Or we imagine that it’s selfish to do something just because we like it. While it’s true that it would probably be selfish to spend all our time doing things just because we like them, I doubt that this reader — being thoughtful, serious, and sensitive — lives a life of constant self-gratification. So Kung Fu is probably a good idea.

This business of “doing things for the right reasons” makes me think of Sihing2 Bengie, who is a black sash at my Kung Fu school, and claims that, had Neo mentioned a different martial art,

say, Tae Kwon Do, his own path would have been very different. Twenty-something Bengie saw The Matrix and decided to be just that badass, and so he was.

Thinking of Sihing Bengie reminds me of something else about “the right reasons”: just because you’re doing something you enjoy doesn’t mean you won’t be presented with opportunities to bring love and light to the world while you’re doing it.

Our Sifu3 is very much a father figure to us, and Bengie extends that fatherliness to those below him: he engages others in conversation, he offers encouragement during drills, and when he spars with you, he uses it as an opportunity to teach rather than to dominate. Whatever your religion, these things — care for others, giving of self — lead to saintliness.

I guess you could limit your activities to things you don’t enjoy, but that would be dumb, and you wouldn’t be any holier for it; you’d just be sadder. Or you could limit your activities to things that are only done 100% for the right reasons, but then you’d never do anything at all.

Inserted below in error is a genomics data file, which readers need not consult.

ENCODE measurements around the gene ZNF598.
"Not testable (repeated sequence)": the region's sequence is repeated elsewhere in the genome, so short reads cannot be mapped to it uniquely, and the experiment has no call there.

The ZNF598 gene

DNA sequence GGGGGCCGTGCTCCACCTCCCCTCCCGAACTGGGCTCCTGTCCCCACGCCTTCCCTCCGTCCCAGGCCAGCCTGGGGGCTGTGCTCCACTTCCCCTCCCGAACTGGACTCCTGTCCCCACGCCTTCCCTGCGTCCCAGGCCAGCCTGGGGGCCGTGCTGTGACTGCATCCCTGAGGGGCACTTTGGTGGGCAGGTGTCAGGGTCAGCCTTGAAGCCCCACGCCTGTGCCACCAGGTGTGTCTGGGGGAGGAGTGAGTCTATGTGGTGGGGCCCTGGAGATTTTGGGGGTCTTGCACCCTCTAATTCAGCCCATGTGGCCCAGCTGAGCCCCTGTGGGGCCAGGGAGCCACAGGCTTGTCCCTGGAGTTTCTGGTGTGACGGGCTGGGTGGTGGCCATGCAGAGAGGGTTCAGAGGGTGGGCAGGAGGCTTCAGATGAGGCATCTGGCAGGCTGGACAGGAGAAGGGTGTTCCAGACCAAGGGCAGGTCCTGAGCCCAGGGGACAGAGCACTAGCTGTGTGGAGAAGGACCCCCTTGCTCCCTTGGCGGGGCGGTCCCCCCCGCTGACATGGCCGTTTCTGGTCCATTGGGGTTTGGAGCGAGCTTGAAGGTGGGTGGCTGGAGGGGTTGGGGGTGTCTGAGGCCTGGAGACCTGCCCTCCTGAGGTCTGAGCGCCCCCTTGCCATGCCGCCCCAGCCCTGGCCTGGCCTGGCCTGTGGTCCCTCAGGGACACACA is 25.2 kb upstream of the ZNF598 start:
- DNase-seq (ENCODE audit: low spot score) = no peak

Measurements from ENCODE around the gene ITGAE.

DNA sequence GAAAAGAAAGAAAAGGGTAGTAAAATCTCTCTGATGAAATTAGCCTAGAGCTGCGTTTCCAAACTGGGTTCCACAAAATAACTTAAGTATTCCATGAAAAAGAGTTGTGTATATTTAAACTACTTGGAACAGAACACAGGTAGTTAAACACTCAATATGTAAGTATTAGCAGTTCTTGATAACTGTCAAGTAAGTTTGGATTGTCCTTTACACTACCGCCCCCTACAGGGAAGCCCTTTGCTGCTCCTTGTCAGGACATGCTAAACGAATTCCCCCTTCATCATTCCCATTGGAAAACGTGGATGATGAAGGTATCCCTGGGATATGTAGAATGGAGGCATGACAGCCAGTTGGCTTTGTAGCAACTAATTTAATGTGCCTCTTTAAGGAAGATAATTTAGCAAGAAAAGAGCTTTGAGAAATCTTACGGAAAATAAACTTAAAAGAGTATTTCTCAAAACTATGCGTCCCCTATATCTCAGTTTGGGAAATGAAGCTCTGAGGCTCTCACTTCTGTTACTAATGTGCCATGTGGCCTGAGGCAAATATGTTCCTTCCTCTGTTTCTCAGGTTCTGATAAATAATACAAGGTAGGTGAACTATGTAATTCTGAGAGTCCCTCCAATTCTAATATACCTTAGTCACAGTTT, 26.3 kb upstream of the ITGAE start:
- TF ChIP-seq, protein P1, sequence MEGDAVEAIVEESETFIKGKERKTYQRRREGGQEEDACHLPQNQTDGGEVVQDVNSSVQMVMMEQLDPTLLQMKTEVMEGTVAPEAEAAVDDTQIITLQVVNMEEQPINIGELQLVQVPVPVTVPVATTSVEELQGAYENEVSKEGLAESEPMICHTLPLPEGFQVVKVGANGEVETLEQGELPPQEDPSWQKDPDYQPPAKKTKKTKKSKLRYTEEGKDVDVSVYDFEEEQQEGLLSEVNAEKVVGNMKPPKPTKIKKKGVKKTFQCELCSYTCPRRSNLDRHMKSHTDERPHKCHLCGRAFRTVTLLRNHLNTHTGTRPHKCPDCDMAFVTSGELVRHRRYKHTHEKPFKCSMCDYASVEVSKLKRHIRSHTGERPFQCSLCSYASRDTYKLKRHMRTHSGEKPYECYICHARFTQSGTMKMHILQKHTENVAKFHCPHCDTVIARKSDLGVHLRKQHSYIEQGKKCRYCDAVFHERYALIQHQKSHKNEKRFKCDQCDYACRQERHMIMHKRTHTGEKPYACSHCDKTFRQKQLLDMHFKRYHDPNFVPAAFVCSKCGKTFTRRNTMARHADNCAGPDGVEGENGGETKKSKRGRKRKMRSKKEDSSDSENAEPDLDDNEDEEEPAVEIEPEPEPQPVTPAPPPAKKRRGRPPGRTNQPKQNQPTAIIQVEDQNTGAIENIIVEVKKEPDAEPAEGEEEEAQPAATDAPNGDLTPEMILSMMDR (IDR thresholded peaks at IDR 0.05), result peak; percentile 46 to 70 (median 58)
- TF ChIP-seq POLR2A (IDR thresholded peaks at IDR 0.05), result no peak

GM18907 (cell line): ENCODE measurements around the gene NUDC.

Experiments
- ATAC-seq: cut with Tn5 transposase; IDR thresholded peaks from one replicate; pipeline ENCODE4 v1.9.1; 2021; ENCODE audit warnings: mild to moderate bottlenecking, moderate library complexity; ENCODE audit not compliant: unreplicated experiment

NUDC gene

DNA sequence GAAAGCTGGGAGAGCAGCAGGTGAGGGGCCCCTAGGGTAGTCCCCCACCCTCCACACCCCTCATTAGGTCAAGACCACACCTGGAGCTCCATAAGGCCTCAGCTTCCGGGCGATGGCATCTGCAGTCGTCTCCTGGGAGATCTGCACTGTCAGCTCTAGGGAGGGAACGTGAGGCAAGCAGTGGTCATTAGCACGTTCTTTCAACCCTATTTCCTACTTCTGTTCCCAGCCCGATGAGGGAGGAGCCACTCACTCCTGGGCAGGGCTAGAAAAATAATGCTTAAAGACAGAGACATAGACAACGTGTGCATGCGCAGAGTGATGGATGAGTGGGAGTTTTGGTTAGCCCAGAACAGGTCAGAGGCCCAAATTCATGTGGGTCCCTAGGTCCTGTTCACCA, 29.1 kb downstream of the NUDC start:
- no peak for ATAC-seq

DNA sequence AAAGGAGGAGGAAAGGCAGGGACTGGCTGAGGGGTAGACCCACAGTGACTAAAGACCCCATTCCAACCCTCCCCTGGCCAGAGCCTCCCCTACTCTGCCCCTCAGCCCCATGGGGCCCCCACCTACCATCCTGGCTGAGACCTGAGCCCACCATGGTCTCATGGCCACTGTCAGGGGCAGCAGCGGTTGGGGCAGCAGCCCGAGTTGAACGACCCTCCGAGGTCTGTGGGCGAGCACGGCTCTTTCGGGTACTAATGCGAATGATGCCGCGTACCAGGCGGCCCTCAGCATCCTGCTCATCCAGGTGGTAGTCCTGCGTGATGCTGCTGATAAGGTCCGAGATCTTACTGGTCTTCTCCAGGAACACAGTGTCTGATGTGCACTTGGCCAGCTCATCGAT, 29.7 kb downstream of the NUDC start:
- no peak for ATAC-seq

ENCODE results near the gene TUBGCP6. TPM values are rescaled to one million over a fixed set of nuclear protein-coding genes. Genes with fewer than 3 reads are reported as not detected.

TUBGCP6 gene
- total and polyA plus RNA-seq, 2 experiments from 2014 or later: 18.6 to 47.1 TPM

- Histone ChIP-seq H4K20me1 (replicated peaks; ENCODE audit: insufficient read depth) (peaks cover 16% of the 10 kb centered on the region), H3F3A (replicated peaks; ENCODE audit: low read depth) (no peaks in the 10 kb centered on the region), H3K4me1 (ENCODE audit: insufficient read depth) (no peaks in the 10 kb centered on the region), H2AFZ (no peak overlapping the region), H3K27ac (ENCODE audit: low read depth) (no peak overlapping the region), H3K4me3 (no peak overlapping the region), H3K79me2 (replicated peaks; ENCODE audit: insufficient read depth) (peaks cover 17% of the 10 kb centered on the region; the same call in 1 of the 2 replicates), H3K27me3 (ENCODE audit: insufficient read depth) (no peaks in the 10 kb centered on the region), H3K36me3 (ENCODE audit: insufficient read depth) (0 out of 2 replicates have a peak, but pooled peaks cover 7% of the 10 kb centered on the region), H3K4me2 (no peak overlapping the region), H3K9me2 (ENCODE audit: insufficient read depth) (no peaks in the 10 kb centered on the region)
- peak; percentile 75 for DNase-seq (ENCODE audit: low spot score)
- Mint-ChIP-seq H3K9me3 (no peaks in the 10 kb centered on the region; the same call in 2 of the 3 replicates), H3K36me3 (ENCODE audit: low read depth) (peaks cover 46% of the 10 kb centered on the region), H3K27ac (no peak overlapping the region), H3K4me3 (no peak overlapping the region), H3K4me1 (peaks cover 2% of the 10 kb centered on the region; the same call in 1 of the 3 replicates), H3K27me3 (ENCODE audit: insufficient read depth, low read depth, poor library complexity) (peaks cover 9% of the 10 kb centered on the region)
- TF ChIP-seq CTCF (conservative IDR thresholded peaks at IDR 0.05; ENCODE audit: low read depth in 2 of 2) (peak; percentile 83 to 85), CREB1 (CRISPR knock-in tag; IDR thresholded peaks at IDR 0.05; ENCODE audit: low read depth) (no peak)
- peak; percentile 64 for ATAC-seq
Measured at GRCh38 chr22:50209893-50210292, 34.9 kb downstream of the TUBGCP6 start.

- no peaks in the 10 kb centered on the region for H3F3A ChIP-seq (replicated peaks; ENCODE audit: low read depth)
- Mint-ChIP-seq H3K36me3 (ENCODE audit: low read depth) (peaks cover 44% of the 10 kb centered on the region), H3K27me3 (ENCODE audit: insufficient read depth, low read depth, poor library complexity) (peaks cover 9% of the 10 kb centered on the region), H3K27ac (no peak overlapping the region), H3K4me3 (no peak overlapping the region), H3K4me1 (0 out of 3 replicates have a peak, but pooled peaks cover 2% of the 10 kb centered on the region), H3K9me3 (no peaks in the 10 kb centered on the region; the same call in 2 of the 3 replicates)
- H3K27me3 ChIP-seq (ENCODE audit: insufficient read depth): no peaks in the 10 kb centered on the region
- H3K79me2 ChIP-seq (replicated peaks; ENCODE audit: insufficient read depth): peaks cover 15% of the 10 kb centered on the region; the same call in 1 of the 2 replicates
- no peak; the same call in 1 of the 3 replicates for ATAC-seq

Kung Fu is a field where taking delight and showing love are often done at the same time and for the same reason. Like Heaven.

Stay tuned for Part II on Monday.

1 As always, I have asked the reader’s permission to publish his email, and would never publish private correspondence without explicit consent. That being said, feel free to let me know preemptively if you wouldn’t mind seeing an email of yours appear here.
2 “Sihing” means “older brother”. It’s the title by which we refer to a male black sash. Some systems use this title for any student who is more senior than you.
3 “Sifu” means master or teacher or father.

If you don’t mind their trademark combination of foulness, expletives, poop jokes, and brilliant insight, I highly recommend this article on Cracked: Five Great Joys In Life That Healthy People Never Experience.

If you’re lucky enough to have a condition that can be treated — not even cured, just treated a little — the moment the medication kicks in is like unlocking a secret level in life. All these years, you’ve existed at half power because chronic illness Harrison Bergeroned your ass, so any meds that take even a fraction of that weight off of your shoulders are basically giving you…superpowers. If people thought you were obnoxious after you got those glasses, with your constant prattle about wood grain and cloud patterns, they’re going to strangle that newfound health right out of you the first time you wake up to find it doesn’t hurt as much as it usually does.

“Holy sh★t, have you ever realized how great it is not to feel like you’re going to die after you eat?”

“Have you tried this walking stuff? It’s amazing! It hardly hurts at all!”

That’s how I felt last night. I had 7 or 8 guys over for a poker game, old friends and new. It wasn’t anything remarkable, except if you remember that I’m the guy who, five or ten years ago, would find it terrifying to even be in a room with 7 or 8 other men my age, forget about inviting them over.